My friend Bret from high school sent me an email out of nowhere. I hadn’t seen him in years. It’s not like we cut the chord or anything, but it went down like most high school friendships went down. We went away to different colleges, sure, I think we might have hung out a few times over the course of the next year, the first Thanksgiving back, stuff like that. But after that, that was it. Facebook wouldn’t be around for another two years or so, and by the time it became massively popular, it wasn’t like I was sitting around thinking, you know what I should do? I should send Bret a friend request.
But that’s how it happened a few months back, all of the sudden I got this friend request, it was from Bret. I said yes. And then the next day he sent me a message. “Hey Rob,” he started off with some introductory remarks, stuff like, “It’s been such a long time. How are things with you?” which, I never really got the whole asking a question via long Internet message. Yes, it’s a mostly nice thing to do, and if we were standing face to face, say we’d just bumped into each other randomly, all right, I can see it happening, “How’s it going?” “Great, you?”
Anyway, after he got all of that mandatory chit-chat out of the way, he got to the crux of the problem. He needed a job, badly, and he was wondering if my company was hiring. And I always kind of clench up at request like this, which is crazy, because how else are you supposed to get a job? It’s not like sending your resume out to the Internet is ever going to work. You have to like know people.
And even though I wouldn’t really say that I knew Bret, certainly not anymore, even though I hadn’t actually clicked all the way through his Facebook page, I was more than certain that, had I given some time into finding out what he’d been up to, I would have totally been surprised as to how different he looked after all these years.
Still, I thought back to all of those times that I needed a job, how I would’ve loved some random acquaintance from way back when to have pulled some position out of nowhere for me. So I said, “Sure, I’ll definitely pass it along.” And I hoped that would have been the end of it, I could have walked in to HR, dropped off a resume, done.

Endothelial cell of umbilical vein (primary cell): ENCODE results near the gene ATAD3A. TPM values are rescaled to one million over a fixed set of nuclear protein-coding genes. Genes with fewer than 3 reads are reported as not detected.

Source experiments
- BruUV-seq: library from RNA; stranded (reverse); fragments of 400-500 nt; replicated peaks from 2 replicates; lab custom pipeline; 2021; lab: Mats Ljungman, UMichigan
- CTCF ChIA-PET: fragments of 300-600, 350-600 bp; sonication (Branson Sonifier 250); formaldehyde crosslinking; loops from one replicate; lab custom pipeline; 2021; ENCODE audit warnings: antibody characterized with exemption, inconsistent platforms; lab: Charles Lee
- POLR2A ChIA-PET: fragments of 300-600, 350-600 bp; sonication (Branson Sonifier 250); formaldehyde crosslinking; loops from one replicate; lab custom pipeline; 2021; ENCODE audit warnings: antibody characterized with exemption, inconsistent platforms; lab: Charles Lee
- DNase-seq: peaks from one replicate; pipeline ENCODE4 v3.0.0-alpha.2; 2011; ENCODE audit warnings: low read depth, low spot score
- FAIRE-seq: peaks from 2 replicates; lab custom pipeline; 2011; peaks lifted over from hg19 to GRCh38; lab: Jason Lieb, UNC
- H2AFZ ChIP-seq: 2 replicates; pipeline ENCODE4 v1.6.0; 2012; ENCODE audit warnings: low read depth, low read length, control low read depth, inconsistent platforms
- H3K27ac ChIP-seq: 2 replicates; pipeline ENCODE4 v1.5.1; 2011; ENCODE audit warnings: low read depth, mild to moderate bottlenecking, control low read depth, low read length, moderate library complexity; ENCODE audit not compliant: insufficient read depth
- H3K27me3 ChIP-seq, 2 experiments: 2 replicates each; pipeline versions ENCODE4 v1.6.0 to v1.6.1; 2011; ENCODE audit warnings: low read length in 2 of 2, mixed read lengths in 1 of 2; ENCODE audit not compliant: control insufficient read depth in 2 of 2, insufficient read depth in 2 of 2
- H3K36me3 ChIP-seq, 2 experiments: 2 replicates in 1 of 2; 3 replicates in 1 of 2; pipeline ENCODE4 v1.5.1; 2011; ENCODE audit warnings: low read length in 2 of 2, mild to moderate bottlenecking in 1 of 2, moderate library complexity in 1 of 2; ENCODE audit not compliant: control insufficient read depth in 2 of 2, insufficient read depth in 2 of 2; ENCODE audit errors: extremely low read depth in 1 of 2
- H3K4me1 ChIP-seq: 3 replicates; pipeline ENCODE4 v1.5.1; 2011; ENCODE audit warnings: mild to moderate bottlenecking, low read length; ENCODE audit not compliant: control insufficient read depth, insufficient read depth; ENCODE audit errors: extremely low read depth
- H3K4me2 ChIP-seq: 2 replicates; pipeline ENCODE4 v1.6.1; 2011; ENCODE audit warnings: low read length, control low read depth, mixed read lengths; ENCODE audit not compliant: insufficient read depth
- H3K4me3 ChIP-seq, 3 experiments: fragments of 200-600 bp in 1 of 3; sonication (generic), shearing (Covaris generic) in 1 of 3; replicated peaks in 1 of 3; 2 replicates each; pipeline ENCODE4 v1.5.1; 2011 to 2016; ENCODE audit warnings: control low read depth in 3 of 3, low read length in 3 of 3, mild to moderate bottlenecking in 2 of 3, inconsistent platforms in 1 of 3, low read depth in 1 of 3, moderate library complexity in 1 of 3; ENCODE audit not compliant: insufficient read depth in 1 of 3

But it wasn’t done. I forwarded Bret’s email to the HR lady, and she wound up shooting me a response right away. “Rob, did you even check this guy’s resume?” And I didn’t, of course I didn’t. I’m not a resume guy. Whatever got me to where I’m at right now, it certainly wasn’t because of my resume. If anything, I’m currently gainfully employed in spite of my resume, that trivial obstacle that I always wind up tripping over as I make it a goal to figure out how to get work.
The back and forth emails were constant, like every two minutes or so, to the point where I clicked print and took the elevator up to HR, maybe see if we couldn’t iron everything out face to face. “Hey,” I told Sarah, I think her name was Sarah, she interviewed me when I was applying, but I don’t know, I hadn’t really been up to this floor in a while. And I could never really gauge how to approach HR, like what was the relationship? Back when I was still a potential employee, she held all of that power over me. It’s not like she was my boss, but that feeling of seniority still felt very present, whenever there was an email, or a face to face, like right then.